By Chris Ryan, Director of Instructor and Product
The thought of algebra
gives you hives. You’d rather discuss
any topic but prime numbers. And you
bitterly wonder why geometry is tested on the GMAT – the Graduate Management Admissions Test, after
all. It’s not like you want to be an
Well, the GMAT is what
it is: a hoop to jump through for business school. Whether knowing “rate times time equals distance”
translates to academic and financial victory (or not!) is a moot question. You want to get an MBA. And crouching between you and that degree is
the giant spider of middle- and high-school math.
alone. Many other b-school candidates
share your apprehension. But in order to
beat the GMAT, you’re going to have to revisit some math skills that you likely
haven’t had to use in 5 – 10 years.
What are math
skills? There are three types, all tied
A bunch of facts you know, such as “2x2=4”.
A bunch of processes you can perform, such as how
to factor 72 into prime numbers.
An underlying comprehension you have that connects
the facts, the processes, and the real world.
To get better at
math, then, you do several things. You acquire
more facts. You learn more processes (in
fact, these are stored completely differently in the brain). And you connect them together to the real
world – you understand those facts
Sounds so simple in
the abstract, right? Here are five
strategies to guide you as you hearken back to your junior-high math classes.
a) Go proudly back
If necessary, return
all the way to first grade with your head held high. Math is hierarchical – you can’t multiply if
you can’t add. To put it better, you
can’t understand multiplication if
you don’t understand addition.
So return to first
principles: arithmetic of whole numbers, positives and negatives, simple
fractions and decimals. Multiplication
tables and square roots. Get the facts,
the processes, and the understanding down pat for those early topics, and build
upwards from there.
Believe it or not,
many GMAT problems assume that you’ve internalized various mathematical facts,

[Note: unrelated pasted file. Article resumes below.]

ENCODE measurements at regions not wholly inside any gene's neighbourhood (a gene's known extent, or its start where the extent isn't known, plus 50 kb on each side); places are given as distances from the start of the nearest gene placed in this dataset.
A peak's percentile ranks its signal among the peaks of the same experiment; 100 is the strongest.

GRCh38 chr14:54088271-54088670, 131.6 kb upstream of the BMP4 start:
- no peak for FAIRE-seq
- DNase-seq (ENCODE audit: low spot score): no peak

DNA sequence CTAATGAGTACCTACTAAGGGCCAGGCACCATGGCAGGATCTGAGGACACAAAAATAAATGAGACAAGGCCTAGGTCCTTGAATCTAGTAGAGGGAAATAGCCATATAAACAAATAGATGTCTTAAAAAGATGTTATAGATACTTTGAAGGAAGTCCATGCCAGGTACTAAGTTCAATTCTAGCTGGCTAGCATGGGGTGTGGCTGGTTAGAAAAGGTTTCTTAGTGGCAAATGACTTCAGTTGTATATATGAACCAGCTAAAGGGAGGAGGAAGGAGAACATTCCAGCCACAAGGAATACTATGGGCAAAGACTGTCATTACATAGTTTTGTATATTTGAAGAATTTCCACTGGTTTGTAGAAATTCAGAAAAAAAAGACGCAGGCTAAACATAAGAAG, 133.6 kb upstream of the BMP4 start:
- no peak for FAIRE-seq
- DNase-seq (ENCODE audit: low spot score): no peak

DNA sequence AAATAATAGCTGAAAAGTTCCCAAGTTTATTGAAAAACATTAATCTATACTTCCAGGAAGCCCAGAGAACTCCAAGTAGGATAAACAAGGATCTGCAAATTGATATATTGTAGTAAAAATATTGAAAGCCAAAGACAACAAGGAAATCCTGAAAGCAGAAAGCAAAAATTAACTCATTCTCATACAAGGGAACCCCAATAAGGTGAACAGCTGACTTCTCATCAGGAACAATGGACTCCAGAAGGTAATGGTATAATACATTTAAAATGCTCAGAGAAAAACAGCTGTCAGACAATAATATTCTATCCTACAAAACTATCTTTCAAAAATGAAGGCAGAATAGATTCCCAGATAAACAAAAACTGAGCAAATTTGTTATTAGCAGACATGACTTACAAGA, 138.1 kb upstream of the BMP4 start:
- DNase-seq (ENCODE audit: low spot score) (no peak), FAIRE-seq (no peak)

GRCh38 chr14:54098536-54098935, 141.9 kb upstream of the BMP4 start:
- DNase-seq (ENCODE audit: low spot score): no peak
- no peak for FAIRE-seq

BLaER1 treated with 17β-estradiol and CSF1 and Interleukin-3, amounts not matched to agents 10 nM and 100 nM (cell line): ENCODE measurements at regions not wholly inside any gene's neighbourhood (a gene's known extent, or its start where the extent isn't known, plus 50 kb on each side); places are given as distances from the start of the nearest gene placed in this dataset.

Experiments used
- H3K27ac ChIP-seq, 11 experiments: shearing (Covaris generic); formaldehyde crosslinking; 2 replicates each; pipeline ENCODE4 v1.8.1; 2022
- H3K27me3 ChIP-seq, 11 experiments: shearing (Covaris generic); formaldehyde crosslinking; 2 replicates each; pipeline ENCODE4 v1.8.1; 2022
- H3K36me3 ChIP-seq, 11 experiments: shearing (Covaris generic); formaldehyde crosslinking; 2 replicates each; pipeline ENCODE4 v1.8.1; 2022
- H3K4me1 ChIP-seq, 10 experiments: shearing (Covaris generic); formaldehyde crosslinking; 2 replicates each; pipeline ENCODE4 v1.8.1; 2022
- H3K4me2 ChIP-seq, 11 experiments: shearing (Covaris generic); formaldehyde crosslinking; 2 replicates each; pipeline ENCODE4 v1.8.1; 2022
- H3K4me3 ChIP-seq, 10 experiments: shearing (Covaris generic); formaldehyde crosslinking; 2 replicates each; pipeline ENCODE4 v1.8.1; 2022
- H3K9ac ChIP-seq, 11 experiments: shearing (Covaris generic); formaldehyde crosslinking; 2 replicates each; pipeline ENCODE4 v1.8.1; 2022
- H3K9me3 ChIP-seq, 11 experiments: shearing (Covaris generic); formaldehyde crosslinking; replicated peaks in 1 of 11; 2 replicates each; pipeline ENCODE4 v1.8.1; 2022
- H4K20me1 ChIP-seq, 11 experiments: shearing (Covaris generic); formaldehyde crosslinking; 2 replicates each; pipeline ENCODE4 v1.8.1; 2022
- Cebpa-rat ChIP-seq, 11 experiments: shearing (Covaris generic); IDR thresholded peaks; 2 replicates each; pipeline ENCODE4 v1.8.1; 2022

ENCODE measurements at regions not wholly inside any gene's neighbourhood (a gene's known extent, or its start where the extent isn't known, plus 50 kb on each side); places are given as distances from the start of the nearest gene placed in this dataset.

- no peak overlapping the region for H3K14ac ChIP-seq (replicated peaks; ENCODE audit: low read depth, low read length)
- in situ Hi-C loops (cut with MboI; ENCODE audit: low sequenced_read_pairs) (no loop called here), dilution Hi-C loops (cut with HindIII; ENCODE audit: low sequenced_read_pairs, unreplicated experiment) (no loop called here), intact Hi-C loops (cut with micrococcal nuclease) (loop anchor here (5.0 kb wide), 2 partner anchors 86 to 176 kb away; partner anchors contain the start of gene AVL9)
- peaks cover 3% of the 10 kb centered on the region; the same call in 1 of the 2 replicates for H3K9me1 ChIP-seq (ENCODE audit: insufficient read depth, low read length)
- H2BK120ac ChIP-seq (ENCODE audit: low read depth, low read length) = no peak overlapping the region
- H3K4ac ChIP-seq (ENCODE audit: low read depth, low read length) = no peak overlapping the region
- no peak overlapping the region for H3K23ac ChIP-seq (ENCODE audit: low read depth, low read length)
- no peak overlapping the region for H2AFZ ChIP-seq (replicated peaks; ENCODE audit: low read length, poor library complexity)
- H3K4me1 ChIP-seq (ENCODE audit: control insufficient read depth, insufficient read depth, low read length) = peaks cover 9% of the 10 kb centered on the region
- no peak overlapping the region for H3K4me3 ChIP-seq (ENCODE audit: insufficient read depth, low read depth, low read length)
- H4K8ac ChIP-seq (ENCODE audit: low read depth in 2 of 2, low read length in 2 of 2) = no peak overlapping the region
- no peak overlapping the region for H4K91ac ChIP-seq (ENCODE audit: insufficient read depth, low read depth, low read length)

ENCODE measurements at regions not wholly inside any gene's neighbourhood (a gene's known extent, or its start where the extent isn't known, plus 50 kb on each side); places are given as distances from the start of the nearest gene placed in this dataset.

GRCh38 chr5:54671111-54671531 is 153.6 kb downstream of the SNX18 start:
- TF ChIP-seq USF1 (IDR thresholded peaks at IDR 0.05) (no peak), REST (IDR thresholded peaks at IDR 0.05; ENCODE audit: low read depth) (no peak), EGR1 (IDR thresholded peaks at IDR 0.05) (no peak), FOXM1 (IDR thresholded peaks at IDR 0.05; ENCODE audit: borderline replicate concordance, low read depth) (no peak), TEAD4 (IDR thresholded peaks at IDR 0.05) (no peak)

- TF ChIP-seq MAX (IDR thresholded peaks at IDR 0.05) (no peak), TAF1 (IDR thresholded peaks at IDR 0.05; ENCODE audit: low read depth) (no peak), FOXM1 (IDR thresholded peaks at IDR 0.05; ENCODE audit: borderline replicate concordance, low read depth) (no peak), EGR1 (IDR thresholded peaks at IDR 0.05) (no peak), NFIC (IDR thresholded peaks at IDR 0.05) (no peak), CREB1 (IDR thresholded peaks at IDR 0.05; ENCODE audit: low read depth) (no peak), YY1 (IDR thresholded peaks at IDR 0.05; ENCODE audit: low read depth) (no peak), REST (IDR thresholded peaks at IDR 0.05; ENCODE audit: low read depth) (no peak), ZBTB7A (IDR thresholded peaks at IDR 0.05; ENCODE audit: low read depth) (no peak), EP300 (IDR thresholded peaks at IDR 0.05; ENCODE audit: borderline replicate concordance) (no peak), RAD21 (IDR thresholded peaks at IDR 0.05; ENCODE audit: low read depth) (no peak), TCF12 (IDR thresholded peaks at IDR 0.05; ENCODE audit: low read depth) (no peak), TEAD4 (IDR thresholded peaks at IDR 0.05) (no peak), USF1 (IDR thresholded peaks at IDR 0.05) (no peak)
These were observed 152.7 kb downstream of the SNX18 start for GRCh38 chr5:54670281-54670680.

and without them at your mental fingertips, things will be harder and slower
than you’d like. Quick, what’s 11 x
11? 9 x 7? The square root of 225? If this sort of question has you scratching
your head or reaching for a calculator, you should prepare yourself for a trip back
to rebuild the fundamentals (no, calculators are NOT allowed on the
are many mechanical operations that you’re going to have down pat too. What’s ½ + 5/6? 0.001 x 5,260? How about x squared raised to the 3rd
power? The GMAT is going to assume that
you can quickly and seamlessly perform certain operations to solve
problems. For most people, it takes a
little (or a lot of) practice to get your math ‘muscles’ back. So, if you didn’t like algebra the first time
around, now’s your chance to master it again!
b) Ask yourself the
George Polya, a
prominent mathematician, wrote a great little book called “How to Solve It,”
which is all about mathematical problem-solving. (I know: you have it on your Amazon wish
that on every problem, you ask yourself these simple, killer questions:
What are they
asking you for? In other words, what is
the unknown? Can you give it a name?
What information have they given you?
What is the condition that links up the information
they’ve given you and the unknown? In
other words, how are these things all connected?
Can you think of a related problem? A simpler problem, maybe?
You’ll be amazed at
the progress you can make, once you’ve built the habit of asking these
questions every time. And who knows –
you may even forget that you “dislike” solving math problems.
c) Review + redo every
This is a gong I’ve
banged in other contexts, but I’ll bang it again: don’t satisfy yourself with
doing a problem once, quickly checking the answer and moving on. Always choose depth over breadth, if you
must. Spend the time to create
flashcards of entire problems, with solutions on the back, and then deal
yourself a bunch and force yourself to redo them yet again. Knowing a few problems cold – and the
mathematical principles underlying them – will help you a ton; knowing many
questions kind-of-sort-of is no use at all.
d) Master the multiple
approaches to a problem.
problem-solving will be robust and flexible when you have more than one path to
the goal. To develop your confidence for
a particular problem, don’t rest until you grasp all the possible ways to solve
For instance, you
can solve many number-properties problems either by plugging numbers or by
applying rules. Each method has its
advantages. The key is to know both methods well – so that they
reinforce each other and so that you can switch between them easily.
e) Be honest with
yourself, but don't stop believing.
Yes, you haven’t
yet acquired or mastered all the skills that you need to do well on GMAT
math. But you must believe that you
can. Believe that you can even change
your identity in this respect; you can tear up the label “bad at math” that’s
been hanging around your neck since sixth grade.
You CAN do well on
GMAT math, as long as you’re prepared to spend enough time and concentrated energy
to build up the basics and dig deeply into problems until you know them
cold. You are indeed smarter than your
14-year old self!